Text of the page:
So remember, now that you’re aware of salience, don’t fall into your own trap. Create big moments, signatures people will remember you by, but don’t forget the little stuff too.

The decoy effect

The folly of the third option.

To understand the decoy effect, we have to illustrate it. Let’s say you are given two options.

Option A: 64GB flash drive for $ 12

Option B: 16GB flash drive for $ 4

Initially, you will gravitate towards the smaller option. It looks like a good deal, right? You don’t need to splurge on the higher offer. But add a third choice that fits between the two options and make it overtly unreasonable….

Option A: 64GB flash drive for $ 12

Option B: 16GB flash drive for $ 4

Option C: 32GB flash drive for $15 (decoy)

The first option suddenly looks better now, doesn’t it?

The decoy effect can be used in marketing to nudge consumers towards the option your brand prefers. Think of it as a silent tap on the shoulder of your consumers. By strategically adding a third option, you can make a more premium option look like a great deal.

The decoy effect takes some practice though. You can read more about it here.

The curse of knowledge

I don’t get why our campaigns don’t appeal to our audience.”

If you’ve found yourself saying this, the simple answer may be, you just know too much about your brand.

As a marketer, it’s expected that you are well-versed in your product or service. You know its complexities and intricacies. However, this cognitive bias may be creating a gap between you and your audience. Your marketing may be anchored on information your audience is not aware of.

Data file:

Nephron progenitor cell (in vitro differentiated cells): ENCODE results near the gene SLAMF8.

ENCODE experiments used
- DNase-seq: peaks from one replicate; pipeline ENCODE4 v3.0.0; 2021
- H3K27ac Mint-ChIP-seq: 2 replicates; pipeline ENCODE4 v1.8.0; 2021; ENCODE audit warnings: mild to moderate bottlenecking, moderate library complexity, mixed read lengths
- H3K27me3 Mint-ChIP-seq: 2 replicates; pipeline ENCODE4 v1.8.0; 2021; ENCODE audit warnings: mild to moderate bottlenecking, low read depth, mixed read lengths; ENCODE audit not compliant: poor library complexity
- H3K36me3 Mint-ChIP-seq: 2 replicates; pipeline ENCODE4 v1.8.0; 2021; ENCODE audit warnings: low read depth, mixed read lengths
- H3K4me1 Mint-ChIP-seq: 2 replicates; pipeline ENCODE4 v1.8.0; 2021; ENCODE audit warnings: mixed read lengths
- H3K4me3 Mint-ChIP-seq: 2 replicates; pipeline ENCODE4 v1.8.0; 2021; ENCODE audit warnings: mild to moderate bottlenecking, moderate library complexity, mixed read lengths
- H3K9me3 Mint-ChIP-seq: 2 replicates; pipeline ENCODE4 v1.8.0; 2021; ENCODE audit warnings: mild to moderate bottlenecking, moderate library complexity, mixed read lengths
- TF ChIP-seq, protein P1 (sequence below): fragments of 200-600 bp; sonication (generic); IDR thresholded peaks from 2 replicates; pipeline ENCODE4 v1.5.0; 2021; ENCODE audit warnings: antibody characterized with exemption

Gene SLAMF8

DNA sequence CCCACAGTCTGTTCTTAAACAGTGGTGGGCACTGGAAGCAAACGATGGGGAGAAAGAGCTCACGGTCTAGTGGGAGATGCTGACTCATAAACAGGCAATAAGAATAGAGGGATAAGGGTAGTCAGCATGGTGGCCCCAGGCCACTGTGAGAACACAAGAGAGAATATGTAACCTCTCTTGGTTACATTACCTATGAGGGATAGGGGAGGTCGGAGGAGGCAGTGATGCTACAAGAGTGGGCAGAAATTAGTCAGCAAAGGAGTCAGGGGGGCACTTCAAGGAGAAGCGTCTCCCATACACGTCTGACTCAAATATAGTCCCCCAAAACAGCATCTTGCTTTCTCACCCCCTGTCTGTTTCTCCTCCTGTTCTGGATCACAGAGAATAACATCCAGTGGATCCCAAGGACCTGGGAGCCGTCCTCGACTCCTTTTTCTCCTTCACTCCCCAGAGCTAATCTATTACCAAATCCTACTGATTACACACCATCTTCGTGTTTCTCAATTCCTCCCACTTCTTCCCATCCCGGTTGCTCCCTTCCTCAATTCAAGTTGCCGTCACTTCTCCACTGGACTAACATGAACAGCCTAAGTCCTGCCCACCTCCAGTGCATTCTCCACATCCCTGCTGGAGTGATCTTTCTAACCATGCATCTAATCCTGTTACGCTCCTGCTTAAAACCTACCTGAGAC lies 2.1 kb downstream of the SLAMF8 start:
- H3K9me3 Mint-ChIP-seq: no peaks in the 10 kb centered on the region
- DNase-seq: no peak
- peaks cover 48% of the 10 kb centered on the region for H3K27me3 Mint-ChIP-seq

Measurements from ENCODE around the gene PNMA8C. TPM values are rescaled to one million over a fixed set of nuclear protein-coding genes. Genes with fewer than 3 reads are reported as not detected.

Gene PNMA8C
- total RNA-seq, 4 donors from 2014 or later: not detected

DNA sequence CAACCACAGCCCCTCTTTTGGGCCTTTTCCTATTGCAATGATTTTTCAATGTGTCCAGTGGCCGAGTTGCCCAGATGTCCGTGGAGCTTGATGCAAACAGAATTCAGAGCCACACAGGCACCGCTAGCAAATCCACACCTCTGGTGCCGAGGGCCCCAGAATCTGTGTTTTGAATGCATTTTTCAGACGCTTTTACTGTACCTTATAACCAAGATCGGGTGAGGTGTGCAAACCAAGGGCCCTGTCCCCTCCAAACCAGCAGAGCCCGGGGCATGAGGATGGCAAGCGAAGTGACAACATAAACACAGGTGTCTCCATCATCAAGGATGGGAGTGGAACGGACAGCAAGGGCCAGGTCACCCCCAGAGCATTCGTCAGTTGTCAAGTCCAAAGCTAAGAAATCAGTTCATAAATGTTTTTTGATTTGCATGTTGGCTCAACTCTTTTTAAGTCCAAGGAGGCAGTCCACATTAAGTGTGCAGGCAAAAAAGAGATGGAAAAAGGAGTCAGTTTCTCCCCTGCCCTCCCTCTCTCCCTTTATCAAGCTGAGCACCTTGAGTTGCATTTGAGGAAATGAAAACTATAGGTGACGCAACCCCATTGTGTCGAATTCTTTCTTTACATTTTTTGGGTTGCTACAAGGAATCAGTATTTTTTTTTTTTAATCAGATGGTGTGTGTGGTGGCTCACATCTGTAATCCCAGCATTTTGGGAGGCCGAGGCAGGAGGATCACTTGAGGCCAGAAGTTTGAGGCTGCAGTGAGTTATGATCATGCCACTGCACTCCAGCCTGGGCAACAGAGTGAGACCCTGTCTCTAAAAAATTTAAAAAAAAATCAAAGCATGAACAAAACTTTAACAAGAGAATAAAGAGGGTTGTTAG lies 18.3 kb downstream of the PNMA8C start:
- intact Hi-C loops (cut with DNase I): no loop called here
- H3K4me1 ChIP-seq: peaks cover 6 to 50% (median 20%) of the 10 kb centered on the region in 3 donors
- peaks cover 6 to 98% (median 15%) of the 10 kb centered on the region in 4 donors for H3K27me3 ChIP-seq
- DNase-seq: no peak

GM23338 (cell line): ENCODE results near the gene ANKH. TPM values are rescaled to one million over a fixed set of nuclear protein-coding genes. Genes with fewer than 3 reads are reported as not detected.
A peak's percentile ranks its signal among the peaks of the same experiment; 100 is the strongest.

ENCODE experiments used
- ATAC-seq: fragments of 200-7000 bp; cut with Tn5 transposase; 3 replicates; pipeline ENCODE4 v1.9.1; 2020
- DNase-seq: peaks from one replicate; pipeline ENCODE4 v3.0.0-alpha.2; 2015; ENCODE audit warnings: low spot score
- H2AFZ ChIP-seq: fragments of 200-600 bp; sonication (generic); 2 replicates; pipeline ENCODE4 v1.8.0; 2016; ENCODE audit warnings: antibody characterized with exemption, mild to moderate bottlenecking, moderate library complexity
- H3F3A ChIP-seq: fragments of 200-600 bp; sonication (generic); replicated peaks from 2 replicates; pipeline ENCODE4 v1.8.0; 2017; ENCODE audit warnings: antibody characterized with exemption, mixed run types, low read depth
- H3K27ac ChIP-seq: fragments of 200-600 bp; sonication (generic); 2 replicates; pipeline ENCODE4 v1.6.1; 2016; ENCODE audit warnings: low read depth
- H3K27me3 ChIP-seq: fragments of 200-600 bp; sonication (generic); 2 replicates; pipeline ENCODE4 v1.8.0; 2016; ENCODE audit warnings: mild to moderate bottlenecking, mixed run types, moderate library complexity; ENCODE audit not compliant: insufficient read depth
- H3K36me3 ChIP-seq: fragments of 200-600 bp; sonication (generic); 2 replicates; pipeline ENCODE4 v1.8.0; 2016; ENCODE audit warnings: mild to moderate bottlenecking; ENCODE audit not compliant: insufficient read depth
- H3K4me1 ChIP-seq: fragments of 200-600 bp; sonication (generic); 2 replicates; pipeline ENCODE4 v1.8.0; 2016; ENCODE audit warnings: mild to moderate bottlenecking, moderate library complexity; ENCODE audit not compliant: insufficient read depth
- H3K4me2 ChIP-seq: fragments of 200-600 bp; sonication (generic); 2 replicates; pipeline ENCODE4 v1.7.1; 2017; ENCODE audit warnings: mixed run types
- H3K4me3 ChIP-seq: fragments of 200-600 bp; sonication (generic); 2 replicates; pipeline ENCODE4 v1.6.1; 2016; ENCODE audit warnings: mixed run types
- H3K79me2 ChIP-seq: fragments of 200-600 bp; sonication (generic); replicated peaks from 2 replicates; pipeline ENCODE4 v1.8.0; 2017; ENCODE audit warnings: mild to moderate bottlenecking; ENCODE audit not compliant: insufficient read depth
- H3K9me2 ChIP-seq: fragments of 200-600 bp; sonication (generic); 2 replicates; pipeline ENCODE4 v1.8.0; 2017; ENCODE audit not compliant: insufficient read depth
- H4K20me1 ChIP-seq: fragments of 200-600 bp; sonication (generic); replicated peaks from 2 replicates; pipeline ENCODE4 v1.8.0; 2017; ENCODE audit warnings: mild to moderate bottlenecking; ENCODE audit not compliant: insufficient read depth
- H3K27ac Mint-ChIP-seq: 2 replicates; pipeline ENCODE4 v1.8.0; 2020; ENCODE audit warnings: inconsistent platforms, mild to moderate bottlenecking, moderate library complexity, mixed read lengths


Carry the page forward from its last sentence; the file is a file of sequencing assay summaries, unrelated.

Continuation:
To address this, it is not enough that you put yourself in the perspective of the audience. You must exert an active effort to understand the information that your audience both wants and needs. Review your materials and explore how you can optimize them for better conversion.

The bandwagon effect

Have you heard of the brand experiment where people start lining up/looking at the sky (the cases alternate) and bystanders soon follow suit?

This is the bandwagon effect, and we see it every day.

We as humans look for tribes, we want to belong. So inherently, the popular choice can further be made more famous by virtue of its own popularity.

Also read: Marketing Your Brand With Social Proof

As a marketer, take control of this cognitive bias by showing off your social influence. Get testimonials from loyal followers. You can even tap into influencer marketing. Use influencers’ own popularity and clout to amplify your messaging.

There are a lot more cognitive biases out there, you can learn about them more (there are actually certificate courses devoted to neuromarketing) or you can hire experts to guide you in making the most out of them.

Click here to work with the best influencers in Southeast Asia

What biases are you most guilty to? Share them in the comment section below!